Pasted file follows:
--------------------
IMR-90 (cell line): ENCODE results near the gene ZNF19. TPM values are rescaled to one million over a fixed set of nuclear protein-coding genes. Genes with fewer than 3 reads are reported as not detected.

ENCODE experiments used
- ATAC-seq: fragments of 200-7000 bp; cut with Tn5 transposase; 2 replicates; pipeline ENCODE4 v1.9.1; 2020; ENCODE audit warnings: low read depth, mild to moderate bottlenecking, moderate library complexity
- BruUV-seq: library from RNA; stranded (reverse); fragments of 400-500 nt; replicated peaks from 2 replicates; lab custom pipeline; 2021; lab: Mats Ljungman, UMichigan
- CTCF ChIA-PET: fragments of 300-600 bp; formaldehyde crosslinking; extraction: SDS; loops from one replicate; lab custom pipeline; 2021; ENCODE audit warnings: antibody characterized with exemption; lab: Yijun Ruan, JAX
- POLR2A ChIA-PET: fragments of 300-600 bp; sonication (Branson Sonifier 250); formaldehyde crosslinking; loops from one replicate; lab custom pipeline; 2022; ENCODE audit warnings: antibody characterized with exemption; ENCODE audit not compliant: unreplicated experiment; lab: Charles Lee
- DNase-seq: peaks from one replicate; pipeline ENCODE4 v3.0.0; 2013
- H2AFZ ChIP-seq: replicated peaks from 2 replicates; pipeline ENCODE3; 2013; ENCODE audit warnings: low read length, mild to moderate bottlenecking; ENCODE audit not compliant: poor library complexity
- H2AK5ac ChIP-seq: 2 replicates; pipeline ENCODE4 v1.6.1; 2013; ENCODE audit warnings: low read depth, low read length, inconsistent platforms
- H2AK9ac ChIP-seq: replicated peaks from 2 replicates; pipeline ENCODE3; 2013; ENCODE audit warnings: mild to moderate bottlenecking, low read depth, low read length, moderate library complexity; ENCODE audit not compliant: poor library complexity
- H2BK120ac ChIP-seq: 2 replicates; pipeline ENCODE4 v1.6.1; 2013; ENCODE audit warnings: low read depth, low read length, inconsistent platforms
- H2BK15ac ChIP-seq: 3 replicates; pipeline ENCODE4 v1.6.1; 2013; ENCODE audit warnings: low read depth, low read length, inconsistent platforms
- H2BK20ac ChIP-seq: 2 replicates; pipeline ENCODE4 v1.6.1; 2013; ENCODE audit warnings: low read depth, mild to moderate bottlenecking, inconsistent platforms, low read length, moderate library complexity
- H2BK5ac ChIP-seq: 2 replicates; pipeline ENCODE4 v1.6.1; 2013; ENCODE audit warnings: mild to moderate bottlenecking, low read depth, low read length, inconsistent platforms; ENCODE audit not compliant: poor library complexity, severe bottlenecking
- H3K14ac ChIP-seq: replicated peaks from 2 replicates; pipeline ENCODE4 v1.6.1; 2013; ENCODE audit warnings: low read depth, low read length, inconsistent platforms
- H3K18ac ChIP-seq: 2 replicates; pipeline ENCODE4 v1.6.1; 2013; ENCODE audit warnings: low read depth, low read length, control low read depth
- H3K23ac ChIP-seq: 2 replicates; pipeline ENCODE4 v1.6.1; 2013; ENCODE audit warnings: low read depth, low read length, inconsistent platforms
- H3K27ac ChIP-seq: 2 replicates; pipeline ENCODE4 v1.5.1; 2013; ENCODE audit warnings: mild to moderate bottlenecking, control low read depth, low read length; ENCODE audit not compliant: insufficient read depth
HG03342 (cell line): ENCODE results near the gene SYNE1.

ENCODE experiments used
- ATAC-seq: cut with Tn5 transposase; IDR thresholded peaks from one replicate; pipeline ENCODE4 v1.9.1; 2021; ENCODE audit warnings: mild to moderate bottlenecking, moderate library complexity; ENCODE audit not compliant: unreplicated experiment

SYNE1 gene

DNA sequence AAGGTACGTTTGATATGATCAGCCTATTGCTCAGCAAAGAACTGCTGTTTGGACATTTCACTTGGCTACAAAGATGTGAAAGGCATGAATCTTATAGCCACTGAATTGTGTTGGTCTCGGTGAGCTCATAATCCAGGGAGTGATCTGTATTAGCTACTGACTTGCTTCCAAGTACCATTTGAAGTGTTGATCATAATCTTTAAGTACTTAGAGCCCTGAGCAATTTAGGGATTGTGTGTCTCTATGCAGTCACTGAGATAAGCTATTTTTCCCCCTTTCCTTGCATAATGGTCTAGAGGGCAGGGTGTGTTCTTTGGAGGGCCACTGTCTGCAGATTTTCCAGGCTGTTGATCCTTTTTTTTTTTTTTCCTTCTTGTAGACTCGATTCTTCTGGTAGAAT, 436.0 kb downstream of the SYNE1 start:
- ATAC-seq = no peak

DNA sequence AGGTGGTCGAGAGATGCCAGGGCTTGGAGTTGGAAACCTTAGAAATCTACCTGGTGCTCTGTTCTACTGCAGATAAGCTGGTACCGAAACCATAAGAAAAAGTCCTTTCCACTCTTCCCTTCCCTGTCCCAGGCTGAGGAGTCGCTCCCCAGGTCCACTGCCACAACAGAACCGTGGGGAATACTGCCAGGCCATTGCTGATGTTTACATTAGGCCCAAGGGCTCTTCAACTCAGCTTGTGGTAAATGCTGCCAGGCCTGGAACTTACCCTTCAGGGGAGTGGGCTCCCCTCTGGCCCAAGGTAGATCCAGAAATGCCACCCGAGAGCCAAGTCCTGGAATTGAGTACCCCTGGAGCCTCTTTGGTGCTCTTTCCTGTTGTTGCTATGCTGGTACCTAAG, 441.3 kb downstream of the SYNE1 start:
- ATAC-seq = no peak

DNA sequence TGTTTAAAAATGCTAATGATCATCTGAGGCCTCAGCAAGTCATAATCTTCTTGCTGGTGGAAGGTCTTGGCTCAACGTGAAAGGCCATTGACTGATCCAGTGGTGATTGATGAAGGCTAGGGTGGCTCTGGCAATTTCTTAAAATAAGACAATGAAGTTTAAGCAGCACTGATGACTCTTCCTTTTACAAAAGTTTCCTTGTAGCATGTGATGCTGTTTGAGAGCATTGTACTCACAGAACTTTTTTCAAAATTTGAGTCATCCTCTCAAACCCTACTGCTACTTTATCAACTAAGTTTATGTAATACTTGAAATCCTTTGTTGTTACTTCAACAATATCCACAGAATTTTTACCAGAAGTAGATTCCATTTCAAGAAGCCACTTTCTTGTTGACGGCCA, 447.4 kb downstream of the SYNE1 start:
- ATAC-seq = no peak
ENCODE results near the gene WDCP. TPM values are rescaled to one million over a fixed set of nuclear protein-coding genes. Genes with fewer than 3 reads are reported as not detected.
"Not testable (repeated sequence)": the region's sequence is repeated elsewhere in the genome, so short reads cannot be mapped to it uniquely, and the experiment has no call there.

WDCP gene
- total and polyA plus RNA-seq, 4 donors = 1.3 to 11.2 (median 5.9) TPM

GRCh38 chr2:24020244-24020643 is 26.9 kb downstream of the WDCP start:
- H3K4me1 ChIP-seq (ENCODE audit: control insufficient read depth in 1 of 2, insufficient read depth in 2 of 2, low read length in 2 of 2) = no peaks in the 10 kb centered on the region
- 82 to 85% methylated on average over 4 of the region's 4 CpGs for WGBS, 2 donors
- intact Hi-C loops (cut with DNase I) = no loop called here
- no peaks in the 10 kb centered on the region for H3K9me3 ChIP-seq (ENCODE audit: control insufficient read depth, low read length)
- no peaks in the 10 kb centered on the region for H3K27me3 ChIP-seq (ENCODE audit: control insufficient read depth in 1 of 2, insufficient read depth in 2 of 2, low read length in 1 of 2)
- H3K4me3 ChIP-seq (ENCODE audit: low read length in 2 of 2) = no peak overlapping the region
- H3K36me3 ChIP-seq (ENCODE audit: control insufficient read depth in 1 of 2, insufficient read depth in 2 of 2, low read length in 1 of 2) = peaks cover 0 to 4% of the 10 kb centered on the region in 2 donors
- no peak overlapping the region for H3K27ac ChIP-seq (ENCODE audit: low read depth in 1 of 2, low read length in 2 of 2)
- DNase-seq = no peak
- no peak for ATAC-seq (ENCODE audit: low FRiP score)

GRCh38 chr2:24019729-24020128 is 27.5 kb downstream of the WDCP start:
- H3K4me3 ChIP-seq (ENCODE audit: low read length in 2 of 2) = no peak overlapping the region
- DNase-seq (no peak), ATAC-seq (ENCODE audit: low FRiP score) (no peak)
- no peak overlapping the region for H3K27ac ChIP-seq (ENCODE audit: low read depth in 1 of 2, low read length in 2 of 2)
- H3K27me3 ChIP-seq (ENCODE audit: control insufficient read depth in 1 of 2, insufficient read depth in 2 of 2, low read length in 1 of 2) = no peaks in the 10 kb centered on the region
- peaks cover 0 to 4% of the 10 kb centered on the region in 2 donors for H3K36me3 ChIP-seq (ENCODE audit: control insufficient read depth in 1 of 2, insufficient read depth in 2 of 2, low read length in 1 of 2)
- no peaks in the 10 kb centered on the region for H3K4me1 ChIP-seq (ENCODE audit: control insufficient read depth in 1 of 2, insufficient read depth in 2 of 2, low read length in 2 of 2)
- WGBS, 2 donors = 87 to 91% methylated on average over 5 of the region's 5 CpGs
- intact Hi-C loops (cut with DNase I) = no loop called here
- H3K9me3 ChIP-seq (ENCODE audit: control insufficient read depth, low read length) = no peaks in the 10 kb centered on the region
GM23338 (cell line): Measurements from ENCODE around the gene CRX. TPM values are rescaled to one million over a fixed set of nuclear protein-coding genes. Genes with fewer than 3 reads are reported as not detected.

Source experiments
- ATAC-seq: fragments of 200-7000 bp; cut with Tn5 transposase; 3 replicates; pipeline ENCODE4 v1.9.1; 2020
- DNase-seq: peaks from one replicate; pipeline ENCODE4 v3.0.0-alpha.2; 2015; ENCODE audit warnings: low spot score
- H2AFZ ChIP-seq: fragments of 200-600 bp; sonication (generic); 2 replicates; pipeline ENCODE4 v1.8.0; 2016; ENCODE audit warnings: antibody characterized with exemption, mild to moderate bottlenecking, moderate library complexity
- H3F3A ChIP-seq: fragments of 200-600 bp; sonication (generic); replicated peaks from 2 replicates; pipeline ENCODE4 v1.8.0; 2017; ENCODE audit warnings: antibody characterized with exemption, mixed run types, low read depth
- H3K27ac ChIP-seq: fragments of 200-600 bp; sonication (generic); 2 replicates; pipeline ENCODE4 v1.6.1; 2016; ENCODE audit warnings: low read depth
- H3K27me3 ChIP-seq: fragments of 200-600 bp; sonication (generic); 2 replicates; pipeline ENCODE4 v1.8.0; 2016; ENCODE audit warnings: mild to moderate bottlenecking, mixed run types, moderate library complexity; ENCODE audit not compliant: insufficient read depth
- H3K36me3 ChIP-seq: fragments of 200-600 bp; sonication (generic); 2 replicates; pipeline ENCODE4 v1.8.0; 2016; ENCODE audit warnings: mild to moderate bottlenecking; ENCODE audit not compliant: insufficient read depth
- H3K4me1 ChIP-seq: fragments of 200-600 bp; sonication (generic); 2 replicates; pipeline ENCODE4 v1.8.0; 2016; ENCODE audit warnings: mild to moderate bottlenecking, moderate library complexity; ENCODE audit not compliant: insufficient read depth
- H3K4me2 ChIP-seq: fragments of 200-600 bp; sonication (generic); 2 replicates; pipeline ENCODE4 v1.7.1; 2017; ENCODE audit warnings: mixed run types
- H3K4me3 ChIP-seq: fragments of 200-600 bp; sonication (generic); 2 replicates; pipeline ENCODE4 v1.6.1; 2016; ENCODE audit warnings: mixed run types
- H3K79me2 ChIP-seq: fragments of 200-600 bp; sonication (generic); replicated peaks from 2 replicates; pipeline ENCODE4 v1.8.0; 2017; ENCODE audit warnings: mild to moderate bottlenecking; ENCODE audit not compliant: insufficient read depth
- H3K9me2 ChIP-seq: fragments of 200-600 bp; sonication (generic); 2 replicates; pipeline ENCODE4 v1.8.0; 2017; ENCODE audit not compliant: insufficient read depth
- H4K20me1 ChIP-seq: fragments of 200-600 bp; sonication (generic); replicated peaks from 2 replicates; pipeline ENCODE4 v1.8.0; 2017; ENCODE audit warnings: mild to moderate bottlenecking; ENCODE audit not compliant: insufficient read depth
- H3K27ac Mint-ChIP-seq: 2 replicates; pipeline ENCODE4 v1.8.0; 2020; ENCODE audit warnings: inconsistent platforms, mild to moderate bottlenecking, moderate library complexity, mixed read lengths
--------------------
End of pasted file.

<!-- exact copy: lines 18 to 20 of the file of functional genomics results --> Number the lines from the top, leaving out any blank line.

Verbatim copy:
- H3K27ac ChIP-seq: 2 replicates; pipeline ENCODE4 v1.5.1; 2013; ENCODE audit warnings: mild to moderate bottlenecking, control low read depth, low read length; ENCODE audit not compliant: insufficient read depth
HG03342 (cell line): ENCODE results near the gene SYNE1.

ENCODE experiments used